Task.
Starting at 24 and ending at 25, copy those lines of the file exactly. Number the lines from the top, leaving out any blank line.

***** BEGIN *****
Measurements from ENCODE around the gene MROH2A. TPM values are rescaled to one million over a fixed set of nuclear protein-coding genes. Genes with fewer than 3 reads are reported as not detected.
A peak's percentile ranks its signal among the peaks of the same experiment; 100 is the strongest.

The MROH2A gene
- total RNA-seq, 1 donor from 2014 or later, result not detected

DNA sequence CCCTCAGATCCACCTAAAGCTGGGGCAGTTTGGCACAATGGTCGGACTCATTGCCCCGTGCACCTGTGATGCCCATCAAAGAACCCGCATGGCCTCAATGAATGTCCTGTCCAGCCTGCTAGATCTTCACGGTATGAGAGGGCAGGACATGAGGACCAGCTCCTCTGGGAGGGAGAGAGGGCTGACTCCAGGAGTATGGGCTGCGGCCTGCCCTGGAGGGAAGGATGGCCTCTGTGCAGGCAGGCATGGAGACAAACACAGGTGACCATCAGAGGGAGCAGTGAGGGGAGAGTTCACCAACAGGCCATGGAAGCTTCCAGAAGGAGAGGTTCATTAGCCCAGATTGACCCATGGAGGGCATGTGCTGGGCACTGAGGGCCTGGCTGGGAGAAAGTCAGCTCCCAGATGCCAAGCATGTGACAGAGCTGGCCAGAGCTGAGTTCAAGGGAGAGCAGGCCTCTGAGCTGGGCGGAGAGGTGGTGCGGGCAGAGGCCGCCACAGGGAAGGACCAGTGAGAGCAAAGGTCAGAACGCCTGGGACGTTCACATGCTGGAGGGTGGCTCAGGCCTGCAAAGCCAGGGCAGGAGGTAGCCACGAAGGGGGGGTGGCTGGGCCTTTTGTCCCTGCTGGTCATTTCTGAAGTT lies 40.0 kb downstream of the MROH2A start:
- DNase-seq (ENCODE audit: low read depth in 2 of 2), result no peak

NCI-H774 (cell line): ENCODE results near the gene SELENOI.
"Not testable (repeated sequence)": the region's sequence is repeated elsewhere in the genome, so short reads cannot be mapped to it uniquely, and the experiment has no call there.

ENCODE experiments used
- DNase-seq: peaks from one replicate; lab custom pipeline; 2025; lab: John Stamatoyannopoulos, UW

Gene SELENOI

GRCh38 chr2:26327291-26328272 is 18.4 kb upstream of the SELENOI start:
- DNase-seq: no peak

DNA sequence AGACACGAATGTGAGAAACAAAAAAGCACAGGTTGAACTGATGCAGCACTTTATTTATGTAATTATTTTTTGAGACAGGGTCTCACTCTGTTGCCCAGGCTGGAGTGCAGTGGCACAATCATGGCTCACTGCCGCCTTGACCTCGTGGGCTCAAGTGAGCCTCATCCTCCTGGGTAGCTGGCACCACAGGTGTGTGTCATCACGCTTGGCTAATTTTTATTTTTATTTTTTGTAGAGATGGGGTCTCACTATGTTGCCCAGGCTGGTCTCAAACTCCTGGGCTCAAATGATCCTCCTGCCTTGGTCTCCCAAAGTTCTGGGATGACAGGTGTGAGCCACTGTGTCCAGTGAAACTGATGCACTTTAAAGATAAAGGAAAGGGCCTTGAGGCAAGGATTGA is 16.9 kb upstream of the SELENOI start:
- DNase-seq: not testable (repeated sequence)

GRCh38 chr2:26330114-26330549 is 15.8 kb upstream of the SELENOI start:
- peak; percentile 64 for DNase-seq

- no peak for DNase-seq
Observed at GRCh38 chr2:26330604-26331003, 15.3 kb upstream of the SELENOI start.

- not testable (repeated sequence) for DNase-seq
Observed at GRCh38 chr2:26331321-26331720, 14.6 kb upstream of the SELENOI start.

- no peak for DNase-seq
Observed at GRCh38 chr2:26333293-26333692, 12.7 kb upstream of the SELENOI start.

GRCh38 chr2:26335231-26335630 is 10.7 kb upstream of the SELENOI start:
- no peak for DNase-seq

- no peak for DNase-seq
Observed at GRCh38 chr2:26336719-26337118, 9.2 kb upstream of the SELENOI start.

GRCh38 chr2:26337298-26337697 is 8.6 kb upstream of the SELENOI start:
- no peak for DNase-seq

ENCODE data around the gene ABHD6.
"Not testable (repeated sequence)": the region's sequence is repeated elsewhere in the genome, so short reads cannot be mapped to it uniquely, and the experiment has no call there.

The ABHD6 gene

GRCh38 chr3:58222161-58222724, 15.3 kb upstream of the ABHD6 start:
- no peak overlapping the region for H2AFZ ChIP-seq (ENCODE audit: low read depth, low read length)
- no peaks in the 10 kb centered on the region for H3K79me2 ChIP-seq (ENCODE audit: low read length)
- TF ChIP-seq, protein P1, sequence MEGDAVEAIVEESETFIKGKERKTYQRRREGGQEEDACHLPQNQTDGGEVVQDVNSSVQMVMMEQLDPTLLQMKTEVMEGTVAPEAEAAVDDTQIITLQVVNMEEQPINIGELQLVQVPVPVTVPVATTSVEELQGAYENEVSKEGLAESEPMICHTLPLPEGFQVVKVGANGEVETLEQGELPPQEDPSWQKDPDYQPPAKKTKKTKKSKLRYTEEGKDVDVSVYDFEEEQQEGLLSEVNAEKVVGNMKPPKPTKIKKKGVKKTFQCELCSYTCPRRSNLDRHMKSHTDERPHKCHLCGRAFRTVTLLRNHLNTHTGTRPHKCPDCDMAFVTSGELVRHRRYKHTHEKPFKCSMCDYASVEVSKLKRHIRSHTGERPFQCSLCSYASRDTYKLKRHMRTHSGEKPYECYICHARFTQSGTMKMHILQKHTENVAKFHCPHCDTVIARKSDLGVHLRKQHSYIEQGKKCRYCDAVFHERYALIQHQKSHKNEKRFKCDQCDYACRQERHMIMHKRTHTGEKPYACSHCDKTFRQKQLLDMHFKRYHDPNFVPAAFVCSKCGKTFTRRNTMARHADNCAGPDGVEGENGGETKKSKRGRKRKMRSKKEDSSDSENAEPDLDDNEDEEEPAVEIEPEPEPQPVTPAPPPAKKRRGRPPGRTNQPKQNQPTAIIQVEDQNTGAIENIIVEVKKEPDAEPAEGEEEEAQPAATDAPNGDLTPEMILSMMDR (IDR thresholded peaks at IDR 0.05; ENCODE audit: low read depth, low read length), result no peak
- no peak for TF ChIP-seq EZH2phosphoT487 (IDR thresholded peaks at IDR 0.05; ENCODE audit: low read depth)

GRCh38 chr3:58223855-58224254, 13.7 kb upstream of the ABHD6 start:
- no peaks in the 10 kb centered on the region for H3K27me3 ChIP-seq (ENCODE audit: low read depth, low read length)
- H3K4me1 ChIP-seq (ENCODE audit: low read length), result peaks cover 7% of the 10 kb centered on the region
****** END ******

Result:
GRCh38 chr2:26335231-26335630 is 10.7 kb upstream of the SELENOI start:
- no peak for DNase-seq